Well I guess, by their math, billions of Humans having sex every night must increase the temperature by at least 19 C…..

M Seward probably doesn't have a clue what the paper was about, but vents anyway:
March 21, 2016 at 3:28 pm
These clowns have thrown all caution to the wind now. They are basically on a war footing after the funding cutbacks to CSIRO and as they say ‘all’s fair in love and war’. Andy Pitman is fast approaching a Flannery rating of RED HOT RAVING FUNDAMENTALIST. Maybe he feels he is back in the pack after his colleague’s Antarctic Ship of Fools farcpedition and needs to put on a spurt, after all isn’t that what XSpurts do?

asybot says she or he is a farmer and just knows that CO2 has no impact on something or other:
March 21, 2016 at 10:47 pm
@Seth, as a farmer I have experienced heat waves on my fruit farms, plants react to heat by shutting down to save water, this rarely last for more than a few days and only during the day time. As such I, at those levels and the time frame involved, sincerely doubt CO2, in this context, has any long term, if any effect, on climate change as these people claim. 

dbakerber guessed correctly:
March 21, 2016 at 3:34 pm
I guess the concept of plants producing shade is irrelevant. 

Rob Potter confuses the temperature during heat waves with global mean surface temperature, and gets that wrong too:
March 21, 2016 at 3:34 pm
But the models don’t underestimate the warming – they overestimate. The whole study begins with a false premise. Junk. 

Tom Halla hasn't heard about the cooling effect of evaporation:
March 21, 2016 at 3:40 pm
I just don’t understand how variations in plant respiration increases local heating. I thought Australia was reducing finding for global warming research, anyway. This seems like a a lame attempt to tie plant biology to a funding source that is going away.

FJ Shepherd has limited "thought" capacity:
March 21, 2016 at 3:48 pm
FFS is all I can say.

Grady can only hold one simple thought at a time:
March 21, 2016 at 3:48 pm
If plants release less water there is more warming and a consequent increase in heat wave intensity.” … but wait a minute – don’t plants release the water as a vapor, not as a liquid? And doesn’t that water vapor enter the atmosphere? And isn’t water vapor a greenhouse gas?
Yup – another one from the “temperatures are always hotter no matter what” department :-(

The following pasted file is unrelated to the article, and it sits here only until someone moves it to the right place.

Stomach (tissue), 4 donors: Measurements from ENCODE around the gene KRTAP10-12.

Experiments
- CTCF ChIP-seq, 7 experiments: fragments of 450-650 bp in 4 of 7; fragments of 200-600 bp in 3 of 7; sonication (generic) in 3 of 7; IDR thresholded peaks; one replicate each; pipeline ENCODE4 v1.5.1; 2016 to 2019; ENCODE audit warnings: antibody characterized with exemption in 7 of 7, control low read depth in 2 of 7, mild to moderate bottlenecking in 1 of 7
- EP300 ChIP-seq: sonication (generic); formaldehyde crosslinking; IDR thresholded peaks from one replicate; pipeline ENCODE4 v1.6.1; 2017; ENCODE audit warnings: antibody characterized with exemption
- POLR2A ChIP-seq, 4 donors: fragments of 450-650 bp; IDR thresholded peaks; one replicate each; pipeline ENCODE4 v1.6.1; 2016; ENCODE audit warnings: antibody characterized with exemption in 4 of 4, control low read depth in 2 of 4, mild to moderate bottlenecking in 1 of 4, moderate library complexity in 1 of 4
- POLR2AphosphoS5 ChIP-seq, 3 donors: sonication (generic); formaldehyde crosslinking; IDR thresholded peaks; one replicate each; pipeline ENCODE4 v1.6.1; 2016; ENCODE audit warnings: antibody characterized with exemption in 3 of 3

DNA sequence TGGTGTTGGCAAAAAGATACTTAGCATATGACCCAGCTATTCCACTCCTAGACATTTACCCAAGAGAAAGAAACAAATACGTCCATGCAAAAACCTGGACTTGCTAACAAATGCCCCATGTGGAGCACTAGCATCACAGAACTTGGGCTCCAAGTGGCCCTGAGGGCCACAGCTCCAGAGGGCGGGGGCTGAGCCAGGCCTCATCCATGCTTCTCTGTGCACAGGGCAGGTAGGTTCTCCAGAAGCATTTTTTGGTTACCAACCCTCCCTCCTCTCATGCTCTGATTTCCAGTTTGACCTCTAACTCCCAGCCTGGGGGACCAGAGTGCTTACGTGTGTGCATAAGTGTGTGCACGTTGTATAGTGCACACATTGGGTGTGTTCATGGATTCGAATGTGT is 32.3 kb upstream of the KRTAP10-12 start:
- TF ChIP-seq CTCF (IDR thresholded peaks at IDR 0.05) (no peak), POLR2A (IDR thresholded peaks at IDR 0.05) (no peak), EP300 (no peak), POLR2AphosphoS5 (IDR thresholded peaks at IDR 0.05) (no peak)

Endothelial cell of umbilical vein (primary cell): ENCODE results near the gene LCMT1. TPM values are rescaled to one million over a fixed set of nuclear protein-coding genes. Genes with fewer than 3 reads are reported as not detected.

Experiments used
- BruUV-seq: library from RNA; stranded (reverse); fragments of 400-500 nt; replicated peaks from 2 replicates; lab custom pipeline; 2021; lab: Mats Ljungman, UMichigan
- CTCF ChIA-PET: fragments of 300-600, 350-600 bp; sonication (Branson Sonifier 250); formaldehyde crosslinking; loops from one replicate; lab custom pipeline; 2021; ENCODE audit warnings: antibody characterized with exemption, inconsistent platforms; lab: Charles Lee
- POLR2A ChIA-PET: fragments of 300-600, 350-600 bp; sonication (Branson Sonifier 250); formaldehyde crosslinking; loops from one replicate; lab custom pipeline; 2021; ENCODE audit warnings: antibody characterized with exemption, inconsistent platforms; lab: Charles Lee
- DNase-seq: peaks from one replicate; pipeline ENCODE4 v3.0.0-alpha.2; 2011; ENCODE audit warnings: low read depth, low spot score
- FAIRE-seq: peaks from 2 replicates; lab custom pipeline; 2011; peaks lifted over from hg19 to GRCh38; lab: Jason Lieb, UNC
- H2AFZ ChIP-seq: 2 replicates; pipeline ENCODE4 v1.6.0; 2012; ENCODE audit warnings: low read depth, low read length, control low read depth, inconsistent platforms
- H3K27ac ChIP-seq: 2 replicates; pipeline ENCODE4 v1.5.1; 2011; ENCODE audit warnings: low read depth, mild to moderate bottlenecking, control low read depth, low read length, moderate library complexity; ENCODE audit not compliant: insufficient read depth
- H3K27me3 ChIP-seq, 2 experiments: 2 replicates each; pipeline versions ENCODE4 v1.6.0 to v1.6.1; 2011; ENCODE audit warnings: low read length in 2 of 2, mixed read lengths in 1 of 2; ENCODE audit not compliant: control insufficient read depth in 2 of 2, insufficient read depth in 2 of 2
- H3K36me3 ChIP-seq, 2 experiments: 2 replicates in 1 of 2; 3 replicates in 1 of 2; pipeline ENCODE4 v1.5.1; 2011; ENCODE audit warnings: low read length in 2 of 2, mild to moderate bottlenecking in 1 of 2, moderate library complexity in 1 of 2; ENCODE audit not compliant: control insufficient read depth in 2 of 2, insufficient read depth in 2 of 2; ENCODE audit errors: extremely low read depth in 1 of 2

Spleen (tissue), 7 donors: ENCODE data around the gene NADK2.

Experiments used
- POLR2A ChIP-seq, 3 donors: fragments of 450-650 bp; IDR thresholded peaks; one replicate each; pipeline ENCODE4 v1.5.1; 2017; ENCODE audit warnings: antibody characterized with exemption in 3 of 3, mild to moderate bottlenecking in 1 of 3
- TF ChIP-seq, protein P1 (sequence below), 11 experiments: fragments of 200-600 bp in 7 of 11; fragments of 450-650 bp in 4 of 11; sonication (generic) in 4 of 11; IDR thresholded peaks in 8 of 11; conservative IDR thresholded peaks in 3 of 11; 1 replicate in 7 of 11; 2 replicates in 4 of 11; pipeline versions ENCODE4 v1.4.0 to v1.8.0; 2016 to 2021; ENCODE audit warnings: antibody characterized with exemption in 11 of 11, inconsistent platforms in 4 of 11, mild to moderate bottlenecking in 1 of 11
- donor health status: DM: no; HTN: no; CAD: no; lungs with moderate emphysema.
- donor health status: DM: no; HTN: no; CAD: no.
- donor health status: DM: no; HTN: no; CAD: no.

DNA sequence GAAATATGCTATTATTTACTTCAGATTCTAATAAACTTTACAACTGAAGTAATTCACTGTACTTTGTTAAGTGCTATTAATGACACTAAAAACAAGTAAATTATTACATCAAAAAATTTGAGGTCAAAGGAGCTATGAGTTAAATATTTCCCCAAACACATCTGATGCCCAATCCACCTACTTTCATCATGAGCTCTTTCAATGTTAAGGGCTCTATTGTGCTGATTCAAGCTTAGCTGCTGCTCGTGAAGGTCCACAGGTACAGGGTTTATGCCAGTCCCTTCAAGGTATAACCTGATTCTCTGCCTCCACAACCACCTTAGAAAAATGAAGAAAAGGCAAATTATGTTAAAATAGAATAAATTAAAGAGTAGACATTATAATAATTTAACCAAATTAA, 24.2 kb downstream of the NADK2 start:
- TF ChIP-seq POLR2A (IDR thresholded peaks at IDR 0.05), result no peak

ristvan misread the article, which was about less water coming from plants:
March 21, 2016 at 3:53 pm
This is how the CAGW house of cards collapses. In absurdity that even the uninitiated can grok.
As here. The satellite observed ‘greening’ (NVDI) is this stomata phenomenon for C3 plants, with an inverted result to this ridiculous Aussie paper. Bottom line in observational biology, C3 plants produce more photosynthesis biomass at higher CO2 while transpiring less water. 85% of all plants. C4 plants (15%) evolved to survive under low CO2 conditions the past 60 million or so years. Biology v. Warmunist climastrology. 

Okay, I've read enough. You get the picture. Anthony's fans almost to a man (very few women at WUWT) agree that climate science is a hoax. There were one or two reasonable comments that the mods overlooked, but most were of the sort you've come to expect from climate conspiracy theorists.


References and further reading


Jatin Kala, Martin G. De Kauwe, Andy J. Pitman, Belinda E. Medlyn, Ying-Ping Wang, Ruth Lorenz, Sarah E. Perkins-Kirkpatrick. "Impact of the representation of stomatal conductance on model projections of heatwave intensity." Scientific Reports, 2016; 6: 23418 DOI: 10.1038/srep23418 (open access)

8 comments:

PG said...

With apologies to Irving Berlin
https://www.youtube.com/watch?v=-YNQ58hF8oY

PG said...

Sou my comment diisappeared

Sou said...

Sorry about that PG. The blog was under spam attack so I turned on moderation for a bit. Back to normal again now.

jrkrideau said...

Is it just me or do the WUWT commentators seem even dumber today? I mean, cooling by evaporation is not exactly nuclear science.

_Arthur said...

The plants, the trees, can modulate their evapotranspiration, but the soil in which they grow has no such options. The soil dries out, the tree fares badly, and after a few droughts, the whole tree dies.
And then its transpiration factor drops to zero.

Cugel said...

That's just short-term variation around a rising trend. It takes at least a fortnight's observations for the trend to become evident, and a month to see that it's accelerating.

John Russell (@JohnRussell40) said...

Your 'News: Climate and Weather' links seem to have been hi-jacked, Sou.

Sou said...

Thanks John. I've noticed it's been playing up the last few hours. It's done it before and righted itself, so I'll wait a bit before doing anything.